Progress Points: Land Banks and Community Land Trusts
A Brief Primer
Published: January 2022
Author(s): Center for Community Progress
Across the country, communities are still struggling with inventories of properties that are causing harm – properties that are vacant, abandoned, or tax delinquent. Many of these properties are underwater in value – meaning the amount of delinquent taxes, liens, and property repairs are more than what the property is worth.
These same communities also need quality affordable housing. Rehabbing existing structures or building new units to create affordable housing is an arduous task, and taking on the added time, capacity, and cost required to acquire and get clear title to these problem properties can make affordable housing development impractical.
Land banks and community land trusts (CLT) are two entities that, in concert, can unlock a pipeline of problem properties to provide quality affordable housing for current and future generations.
Through special powers granted by state-enabling legislation, land banks can more flexibly and efficiently get control of and transition problem properties than other governmental or nonprofit entities. A land bank can use the property tax and lien enforcement process to proactively acquire a property for substantially less than the amounts due on the property, extinguish past liens, hold property tax-exempt until it is sold, and transition that property to a purchaser for an end use that aligns with community priorities.
This approach offers an important alternative to a traditional tax foreclosure sale, prioritizing best local outcome over highest offer. Many communities have identified long-term affordable housing as a priority, which creates an ideal opportunity for a land bank to sell property to a CLT.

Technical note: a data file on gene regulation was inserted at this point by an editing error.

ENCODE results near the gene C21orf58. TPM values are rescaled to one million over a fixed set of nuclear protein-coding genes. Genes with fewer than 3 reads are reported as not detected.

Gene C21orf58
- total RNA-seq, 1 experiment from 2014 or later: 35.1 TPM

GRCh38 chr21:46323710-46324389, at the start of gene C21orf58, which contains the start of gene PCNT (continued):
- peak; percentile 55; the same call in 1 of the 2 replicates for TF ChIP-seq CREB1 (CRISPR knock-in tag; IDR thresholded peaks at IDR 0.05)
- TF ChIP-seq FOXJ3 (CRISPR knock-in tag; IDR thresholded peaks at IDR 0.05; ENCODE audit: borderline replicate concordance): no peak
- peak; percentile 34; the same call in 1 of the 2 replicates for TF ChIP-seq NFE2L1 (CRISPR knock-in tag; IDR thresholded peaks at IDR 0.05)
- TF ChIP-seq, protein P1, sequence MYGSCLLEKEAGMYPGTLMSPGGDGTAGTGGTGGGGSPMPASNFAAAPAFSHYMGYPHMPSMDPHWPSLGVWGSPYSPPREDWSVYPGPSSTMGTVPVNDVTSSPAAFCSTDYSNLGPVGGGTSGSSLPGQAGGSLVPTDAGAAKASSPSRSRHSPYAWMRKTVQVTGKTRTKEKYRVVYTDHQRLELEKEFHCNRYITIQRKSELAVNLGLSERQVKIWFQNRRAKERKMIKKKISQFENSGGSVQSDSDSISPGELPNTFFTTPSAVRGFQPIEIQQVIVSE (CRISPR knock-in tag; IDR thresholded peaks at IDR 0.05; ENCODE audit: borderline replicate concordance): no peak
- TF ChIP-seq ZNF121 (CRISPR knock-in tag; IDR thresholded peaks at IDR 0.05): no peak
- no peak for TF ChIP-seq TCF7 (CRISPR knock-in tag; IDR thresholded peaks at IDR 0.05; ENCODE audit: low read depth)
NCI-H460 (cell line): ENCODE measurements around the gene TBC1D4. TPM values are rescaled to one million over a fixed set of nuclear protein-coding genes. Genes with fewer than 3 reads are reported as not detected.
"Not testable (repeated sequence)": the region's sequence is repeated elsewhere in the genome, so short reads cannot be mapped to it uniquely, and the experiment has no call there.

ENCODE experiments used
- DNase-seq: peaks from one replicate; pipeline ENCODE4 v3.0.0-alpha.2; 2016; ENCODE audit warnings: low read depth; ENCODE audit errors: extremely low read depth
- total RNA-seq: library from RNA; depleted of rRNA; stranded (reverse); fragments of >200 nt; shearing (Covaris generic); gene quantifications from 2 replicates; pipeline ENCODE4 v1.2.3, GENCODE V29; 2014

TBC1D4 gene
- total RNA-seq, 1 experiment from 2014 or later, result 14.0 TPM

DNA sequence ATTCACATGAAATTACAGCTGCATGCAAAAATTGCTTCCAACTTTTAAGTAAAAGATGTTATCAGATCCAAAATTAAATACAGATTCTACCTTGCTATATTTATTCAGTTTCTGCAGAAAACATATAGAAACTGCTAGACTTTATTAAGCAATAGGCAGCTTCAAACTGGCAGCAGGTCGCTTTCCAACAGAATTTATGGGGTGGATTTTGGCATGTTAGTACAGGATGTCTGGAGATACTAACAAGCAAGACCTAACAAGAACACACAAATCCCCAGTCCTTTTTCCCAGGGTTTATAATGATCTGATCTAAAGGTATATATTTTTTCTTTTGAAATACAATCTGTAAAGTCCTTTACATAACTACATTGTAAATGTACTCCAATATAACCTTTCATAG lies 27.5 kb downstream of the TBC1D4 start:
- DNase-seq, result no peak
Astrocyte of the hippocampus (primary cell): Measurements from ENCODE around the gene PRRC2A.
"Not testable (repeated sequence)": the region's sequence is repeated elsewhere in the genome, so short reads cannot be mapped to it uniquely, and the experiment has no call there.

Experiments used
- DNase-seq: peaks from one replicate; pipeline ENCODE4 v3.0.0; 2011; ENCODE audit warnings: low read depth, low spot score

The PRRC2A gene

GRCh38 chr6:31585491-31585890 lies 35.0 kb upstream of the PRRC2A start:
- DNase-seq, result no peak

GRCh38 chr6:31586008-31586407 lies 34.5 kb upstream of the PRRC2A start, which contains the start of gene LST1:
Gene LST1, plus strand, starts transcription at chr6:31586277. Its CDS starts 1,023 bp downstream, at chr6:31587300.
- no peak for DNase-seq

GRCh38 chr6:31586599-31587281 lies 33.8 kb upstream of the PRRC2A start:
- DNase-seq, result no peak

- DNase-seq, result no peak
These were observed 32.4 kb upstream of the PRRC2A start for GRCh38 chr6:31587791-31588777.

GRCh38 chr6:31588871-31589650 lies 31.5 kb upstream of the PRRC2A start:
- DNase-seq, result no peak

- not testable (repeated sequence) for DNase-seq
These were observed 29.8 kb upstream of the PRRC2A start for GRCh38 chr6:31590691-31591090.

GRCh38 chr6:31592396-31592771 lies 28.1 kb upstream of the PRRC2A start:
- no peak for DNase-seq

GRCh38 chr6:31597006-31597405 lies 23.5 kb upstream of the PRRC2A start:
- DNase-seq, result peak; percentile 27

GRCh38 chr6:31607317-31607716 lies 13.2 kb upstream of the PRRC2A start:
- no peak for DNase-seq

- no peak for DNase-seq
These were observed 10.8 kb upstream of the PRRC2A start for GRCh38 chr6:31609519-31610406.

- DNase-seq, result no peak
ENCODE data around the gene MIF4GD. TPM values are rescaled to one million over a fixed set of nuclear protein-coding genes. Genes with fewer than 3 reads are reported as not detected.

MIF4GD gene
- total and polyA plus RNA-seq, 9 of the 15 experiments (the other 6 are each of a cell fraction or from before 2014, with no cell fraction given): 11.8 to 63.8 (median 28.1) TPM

Although many variations on the model exist, CLTs most often focus on providing permanent affordable housing. CLTs are different from other nonprofit affordable housing developers in a few ways, but most critically, a CLT separates the ownership of the land and structure. The CLT retains ownership of the land and enters into a 99-year renewable ground lease with the homeowner. The homeowner purchases the structure on the land at a subsidized price, pays the mortgage on the structure and is responsible for maintenance of the land and structure.
The CLT ground lease places limits on the future sales price of the property, while also providing an opportunity for owners to build wealth from the home sale, so that the home remains accessible to low- and moderate-income homebuyers at an affordable rate in perpetuity. Typically, the development, rehab, or purchase of CLT homes is subsidized through public or philanthropic funds, and this subsidy stays with the property forever, underwriting the purchase price again and again for generations of owners.
Critical for its success, CLTs offer many pre- and post-home-purchase services to their homebuyers, such as pre-purchase counseling, down payment assistance, and foreclosure prevention to name a few. Such long-term “stewardship” services fall under the category of “perpetual responsibility,” one of the key features of the classic CLT model.
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